I think the album cover and the names of the tunes will give you a pretty good idea of what’s going on here. (And, no, that is not Miss Martin on the cover, though she claims to have been a model before she became a singer.)
“Come On Santa, Let’s Have a Ball”
“Santa’s Doing the Horizontal Twist”
“I Know What You Want for Christmas”
All by Kay Martin and Her Body Guards, from “I Know What He Wants for Christmas (But I Don’t Know How to Wrap It),” 1962. It’s out of print and much in demand among collectors.
Today, we’re driving across Wisconsin’s winter wonderland, heading to a wedding. My dad will be with us, and it seems appropriate to see what Christmas sounds like at Ray’s Corner.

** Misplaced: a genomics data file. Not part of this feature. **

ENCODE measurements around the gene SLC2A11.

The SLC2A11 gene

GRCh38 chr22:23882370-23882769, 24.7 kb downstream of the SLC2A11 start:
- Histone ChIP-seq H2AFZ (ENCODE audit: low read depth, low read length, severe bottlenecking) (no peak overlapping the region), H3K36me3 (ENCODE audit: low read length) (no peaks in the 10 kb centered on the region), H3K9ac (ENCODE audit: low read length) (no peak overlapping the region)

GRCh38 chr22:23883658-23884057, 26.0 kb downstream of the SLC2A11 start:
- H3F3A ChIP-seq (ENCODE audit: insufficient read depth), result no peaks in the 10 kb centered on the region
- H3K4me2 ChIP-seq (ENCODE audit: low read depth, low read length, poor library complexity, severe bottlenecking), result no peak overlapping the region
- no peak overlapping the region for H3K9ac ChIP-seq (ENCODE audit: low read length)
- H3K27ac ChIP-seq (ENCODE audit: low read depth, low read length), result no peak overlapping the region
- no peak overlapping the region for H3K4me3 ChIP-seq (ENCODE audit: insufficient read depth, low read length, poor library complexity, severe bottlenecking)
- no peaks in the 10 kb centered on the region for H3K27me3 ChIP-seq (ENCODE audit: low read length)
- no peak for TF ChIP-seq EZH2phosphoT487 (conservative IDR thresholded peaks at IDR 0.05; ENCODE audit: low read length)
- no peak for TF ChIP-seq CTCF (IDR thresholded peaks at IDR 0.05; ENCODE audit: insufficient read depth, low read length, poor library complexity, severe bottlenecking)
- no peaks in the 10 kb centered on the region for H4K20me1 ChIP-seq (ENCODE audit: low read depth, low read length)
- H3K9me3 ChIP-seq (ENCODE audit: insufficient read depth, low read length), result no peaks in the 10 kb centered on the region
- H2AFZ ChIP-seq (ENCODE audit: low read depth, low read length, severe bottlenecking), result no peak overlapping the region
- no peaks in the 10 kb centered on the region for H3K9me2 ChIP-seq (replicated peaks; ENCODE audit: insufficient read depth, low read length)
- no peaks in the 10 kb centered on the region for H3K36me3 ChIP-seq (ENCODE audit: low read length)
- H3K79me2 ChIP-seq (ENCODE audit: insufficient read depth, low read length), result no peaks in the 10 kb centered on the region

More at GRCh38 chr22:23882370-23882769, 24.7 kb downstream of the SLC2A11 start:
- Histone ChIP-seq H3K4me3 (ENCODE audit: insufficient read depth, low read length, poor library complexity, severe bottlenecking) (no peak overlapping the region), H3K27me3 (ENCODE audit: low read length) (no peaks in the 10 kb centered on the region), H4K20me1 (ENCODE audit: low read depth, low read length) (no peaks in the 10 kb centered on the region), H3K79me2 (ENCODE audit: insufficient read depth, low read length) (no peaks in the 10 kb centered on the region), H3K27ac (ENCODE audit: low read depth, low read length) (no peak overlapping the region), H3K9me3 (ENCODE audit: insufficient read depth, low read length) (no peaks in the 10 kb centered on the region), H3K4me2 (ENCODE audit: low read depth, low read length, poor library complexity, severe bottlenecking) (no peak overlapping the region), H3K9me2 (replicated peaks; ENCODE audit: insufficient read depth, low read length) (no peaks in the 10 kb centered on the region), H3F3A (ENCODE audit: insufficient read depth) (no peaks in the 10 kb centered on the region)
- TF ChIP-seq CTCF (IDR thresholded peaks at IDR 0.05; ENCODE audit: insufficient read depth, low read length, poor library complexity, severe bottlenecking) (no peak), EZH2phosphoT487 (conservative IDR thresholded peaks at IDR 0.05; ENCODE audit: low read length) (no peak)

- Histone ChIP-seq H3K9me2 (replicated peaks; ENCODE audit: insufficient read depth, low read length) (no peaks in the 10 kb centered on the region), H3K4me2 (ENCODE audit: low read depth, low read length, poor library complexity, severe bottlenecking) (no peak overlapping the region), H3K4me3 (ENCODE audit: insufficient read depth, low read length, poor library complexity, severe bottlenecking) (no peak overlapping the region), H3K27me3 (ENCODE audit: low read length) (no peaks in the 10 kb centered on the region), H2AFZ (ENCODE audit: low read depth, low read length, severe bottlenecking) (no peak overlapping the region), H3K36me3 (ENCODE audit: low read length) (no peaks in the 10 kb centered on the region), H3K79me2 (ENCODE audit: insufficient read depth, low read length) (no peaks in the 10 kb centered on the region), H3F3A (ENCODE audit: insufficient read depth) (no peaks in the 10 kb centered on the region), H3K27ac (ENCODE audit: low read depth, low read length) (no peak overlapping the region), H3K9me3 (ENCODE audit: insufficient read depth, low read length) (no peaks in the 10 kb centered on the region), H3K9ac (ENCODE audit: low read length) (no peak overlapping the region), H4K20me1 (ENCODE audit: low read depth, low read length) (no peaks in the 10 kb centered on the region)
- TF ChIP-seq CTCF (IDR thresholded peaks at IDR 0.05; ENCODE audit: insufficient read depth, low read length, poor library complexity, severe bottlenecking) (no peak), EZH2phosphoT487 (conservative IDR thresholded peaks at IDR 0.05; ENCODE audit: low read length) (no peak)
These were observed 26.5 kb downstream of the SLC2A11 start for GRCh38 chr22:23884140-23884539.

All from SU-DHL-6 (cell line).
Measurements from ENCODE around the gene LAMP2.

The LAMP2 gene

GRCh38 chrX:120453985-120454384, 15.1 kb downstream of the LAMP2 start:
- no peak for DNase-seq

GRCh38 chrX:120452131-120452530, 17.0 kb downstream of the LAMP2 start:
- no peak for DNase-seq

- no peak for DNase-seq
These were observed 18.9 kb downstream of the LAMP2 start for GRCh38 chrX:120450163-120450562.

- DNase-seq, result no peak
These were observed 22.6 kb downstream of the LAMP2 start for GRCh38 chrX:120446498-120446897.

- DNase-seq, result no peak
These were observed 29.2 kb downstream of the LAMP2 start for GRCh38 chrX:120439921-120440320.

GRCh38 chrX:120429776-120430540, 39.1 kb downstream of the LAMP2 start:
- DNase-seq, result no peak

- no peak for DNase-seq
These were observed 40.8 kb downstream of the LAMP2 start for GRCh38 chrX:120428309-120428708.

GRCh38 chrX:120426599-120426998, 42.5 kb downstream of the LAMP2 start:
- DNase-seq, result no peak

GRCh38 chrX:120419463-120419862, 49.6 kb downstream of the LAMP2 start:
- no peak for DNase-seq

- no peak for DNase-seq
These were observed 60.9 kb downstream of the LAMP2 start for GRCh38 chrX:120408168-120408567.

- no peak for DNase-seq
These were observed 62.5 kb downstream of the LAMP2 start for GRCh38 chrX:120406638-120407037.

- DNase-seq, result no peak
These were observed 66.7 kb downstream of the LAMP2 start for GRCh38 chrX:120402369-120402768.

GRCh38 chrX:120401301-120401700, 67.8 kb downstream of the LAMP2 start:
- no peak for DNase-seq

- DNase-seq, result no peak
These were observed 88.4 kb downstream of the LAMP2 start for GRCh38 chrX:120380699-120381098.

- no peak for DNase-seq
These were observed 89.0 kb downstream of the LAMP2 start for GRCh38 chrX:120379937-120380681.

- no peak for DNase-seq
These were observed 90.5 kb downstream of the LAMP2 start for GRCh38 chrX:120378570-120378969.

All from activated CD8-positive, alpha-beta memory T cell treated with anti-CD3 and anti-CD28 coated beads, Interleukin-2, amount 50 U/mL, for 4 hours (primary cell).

If you’re a regular visitor around these parts, you know we occasionally stop at Ray’s Corner and borrow tunes from Dad’s collection. Ray’s Corner, of course, is the apartment where the music is loud and where the martinis are made of gin with the vermouth bottle held about a foot away.
Dad digs Dino, and I generally do, too. However, I’m not a huge fan of Dino’s many Christmas songs. This one’s a keeper, though.
“Jingle Bells,” Duke Ellington, 1962, from “Jingle Bell Jazz,” 1974. (This CD, released in 1985, combines cuts from the 1974 album “Jingle Bell Jazz” and the 1981 album “God Rest Ye Merry Jazzmen.”)
This cut starts slowly, then picks up the pace when the 12-piece horn section jumps in. That, of course, is Billy Strayhorn on the piano. Recorded in New York City on June 21, 1962. (I turned 5 years old that day.)